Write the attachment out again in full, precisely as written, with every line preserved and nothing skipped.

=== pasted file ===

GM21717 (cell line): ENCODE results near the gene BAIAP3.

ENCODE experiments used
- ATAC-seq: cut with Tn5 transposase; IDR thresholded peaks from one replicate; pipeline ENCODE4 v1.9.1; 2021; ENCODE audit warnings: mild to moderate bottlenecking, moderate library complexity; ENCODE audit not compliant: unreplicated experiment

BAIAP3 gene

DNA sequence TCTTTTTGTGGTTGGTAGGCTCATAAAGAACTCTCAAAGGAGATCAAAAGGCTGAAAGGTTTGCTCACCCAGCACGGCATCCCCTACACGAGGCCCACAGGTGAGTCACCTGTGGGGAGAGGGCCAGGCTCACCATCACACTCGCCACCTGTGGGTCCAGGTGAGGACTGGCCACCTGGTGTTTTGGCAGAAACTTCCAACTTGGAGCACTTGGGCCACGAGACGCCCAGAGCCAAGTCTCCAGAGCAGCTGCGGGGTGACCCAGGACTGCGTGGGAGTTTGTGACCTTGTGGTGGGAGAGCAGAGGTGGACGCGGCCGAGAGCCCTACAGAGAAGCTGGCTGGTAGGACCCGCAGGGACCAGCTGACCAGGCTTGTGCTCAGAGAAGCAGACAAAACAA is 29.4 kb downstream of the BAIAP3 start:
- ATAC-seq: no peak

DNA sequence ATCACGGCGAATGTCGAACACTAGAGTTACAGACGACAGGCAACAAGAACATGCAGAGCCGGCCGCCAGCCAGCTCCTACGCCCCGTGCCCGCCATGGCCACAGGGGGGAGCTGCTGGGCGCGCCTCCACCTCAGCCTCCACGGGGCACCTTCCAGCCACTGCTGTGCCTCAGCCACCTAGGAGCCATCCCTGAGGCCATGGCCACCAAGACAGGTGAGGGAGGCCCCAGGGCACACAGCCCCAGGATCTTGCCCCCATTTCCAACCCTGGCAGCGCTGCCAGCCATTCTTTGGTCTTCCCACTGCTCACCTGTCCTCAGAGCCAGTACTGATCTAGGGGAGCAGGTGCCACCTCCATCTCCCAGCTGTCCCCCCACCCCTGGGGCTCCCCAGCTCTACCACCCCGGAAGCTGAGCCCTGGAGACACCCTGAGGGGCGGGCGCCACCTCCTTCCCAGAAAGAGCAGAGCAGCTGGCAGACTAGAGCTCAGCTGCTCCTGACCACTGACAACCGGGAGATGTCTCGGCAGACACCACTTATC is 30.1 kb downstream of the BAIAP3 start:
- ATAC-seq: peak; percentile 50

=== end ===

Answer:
GM21717 (cell line): ENCODE results near the gene BAIAP3.

ENCODE experiments used
- ATAC-seq: cut with Tn5 transposase; IDR thresholded peaks from one replicate; pipeline ENCODE4 v1.9.1; 2021; ENCODE audit warnings: mild to moderate bottlenecking, moderate library complexity; ENCODE audit not compliant: unreplicated experiment

BAIAP3 gene

DNA sequence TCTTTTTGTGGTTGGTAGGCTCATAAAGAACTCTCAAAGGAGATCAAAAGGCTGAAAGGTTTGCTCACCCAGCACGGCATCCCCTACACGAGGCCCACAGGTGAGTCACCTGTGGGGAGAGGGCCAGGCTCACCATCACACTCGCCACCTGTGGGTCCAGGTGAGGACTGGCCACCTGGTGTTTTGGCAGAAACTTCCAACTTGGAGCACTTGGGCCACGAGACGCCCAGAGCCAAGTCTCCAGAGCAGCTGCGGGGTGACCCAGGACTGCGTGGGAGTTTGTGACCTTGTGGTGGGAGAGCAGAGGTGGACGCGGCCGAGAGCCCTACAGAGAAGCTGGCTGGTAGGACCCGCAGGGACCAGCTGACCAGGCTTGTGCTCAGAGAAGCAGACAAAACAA is 29.4 kb downstream of the BAIAP3 start:
- ATAC-seq: no peak

DNA sequence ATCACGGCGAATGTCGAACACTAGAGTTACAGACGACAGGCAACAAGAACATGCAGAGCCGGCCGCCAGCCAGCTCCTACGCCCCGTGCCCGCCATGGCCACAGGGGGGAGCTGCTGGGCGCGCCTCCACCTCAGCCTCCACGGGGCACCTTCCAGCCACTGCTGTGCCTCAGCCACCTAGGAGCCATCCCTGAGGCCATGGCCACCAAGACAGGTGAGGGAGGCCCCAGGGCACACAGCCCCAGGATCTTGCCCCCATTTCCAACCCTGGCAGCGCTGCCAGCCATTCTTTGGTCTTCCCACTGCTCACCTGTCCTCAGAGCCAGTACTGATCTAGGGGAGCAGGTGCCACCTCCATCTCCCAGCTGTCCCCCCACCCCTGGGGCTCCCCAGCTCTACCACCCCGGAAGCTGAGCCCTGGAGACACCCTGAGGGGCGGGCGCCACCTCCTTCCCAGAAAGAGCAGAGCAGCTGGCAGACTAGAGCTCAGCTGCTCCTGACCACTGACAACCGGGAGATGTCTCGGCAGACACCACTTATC is 30.1 kb downstream of the BAIAP3 start:
- ATAC-seq: peak; percentile 50